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In a message dated 7/30/04 2:55:34 AM, rock7555@... writes:

<< The next theme is on democracy at home and community. I am looking for
someone to perhaps speak (write) on behalf of democracy (if or when it applies)
at home or within homeschool groups. >>

Maybe you can collect responses to what I'm about to post, and publish the
good parts of those? Or maybe someone here would love to write about the topic
and could coordinate with Paul on the side, or maybe volunteer to write a
post incorporating quotes from what's below (which might be worthless and
expendable) and (or only) the responses.

When I ran an unschooling group, starting many years back and fizzling out
four years ago, it wasn't at all democratic.

The group had grown out of a playgroup of La Leche League families. First
phase was always at the same park (and I was a new member, not an organizer).
Those organizers fell away and those most regular wanted to change parks. This
was pre-decent-e-mail and pre-webpage, and I used to pass out little booklets
of maps (hand drawn and notated) to the next six or seven parks. We called
it "Park Parties" and "The Park Explore." After about a year, some of the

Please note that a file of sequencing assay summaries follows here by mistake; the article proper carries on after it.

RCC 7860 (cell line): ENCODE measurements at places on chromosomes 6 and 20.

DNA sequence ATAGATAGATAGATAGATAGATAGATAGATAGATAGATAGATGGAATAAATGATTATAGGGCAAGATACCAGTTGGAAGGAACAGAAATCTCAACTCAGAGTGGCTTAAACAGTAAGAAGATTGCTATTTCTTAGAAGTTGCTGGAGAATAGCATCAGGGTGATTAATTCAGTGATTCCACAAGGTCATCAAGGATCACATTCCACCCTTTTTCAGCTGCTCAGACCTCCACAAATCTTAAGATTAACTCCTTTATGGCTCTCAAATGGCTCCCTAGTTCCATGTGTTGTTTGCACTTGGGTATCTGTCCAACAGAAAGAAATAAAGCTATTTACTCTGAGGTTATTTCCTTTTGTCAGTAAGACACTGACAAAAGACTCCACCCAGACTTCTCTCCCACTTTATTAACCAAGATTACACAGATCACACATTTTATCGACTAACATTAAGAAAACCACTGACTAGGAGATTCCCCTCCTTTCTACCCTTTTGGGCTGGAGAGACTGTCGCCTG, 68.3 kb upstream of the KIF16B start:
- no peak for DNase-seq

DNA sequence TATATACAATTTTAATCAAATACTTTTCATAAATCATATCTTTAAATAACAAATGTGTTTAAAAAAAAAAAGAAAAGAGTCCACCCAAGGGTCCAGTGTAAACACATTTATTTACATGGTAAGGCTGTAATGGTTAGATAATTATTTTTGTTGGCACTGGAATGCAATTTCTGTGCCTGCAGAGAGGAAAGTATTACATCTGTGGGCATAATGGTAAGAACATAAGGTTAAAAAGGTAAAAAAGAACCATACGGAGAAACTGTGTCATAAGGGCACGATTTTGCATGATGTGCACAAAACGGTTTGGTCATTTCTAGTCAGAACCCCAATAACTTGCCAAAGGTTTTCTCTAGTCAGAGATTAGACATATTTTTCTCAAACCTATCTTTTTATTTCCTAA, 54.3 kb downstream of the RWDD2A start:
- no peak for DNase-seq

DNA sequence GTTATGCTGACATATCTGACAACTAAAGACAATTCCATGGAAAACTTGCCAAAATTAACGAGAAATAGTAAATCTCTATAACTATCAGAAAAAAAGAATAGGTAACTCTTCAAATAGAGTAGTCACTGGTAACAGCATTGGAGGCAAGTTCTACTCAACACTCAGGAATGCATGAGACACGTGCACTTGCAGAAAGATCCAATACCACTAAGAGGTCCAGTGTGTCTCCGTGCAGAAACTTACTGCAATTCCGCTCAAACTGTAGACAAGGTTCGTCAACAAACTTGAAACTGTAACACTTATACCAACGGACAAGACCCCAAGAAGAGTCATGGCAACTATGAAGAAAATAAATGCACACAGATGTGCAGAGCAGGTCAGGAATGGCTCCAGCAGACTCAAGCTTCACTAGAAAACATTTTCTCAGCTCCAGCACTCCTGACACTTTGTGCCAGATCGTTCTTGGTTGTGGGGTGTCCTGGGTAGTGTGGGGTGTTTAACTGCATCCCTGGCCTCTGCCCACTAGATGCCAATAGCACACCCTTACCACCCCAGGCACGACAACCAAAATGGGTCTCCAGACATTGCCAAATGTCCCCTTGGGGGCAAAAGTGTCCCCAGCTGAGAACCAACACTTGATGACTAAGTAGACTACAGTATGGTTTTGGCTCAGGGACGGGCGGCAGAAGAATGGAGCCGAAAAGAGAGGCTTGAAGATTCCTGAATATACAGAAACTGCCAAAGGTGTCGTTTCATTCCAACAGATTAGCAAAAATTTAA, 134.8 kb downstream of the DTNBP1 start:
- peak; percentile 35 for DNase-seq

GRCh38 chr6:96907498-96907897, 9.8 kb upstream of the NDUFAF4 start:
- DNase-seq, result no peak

newer families started to complain about one park or another being too babyish or
too dangerous for little kids, or too close to a road, or not enough shade.
Basically they wanted to stick to one park. <g>

So I had lived through a whole set of change with that group, but at least
there were kids my kids had hung out with through the whole time, and always
some new ones.

Families with oldest kids Kirby's age got to the school-choice age and many
chose school. With another mom who had chosen homeschooling a year or two
before, we decided to shift the focus to unschooling, and we made three rules
before we advertised it. The rules were based on our certain knowledge of what
problems had come before and they were:

No field trips
No officers
No discussing curriculum

Of course that made us the defacto "officers" or enforcers, and we didn't
mind, because if we were going to be there, and have the back-up plan and do the
contacting and reminding, we didn't want other people trying to turn it into a
"learning co-op" or a curriculum-whining session.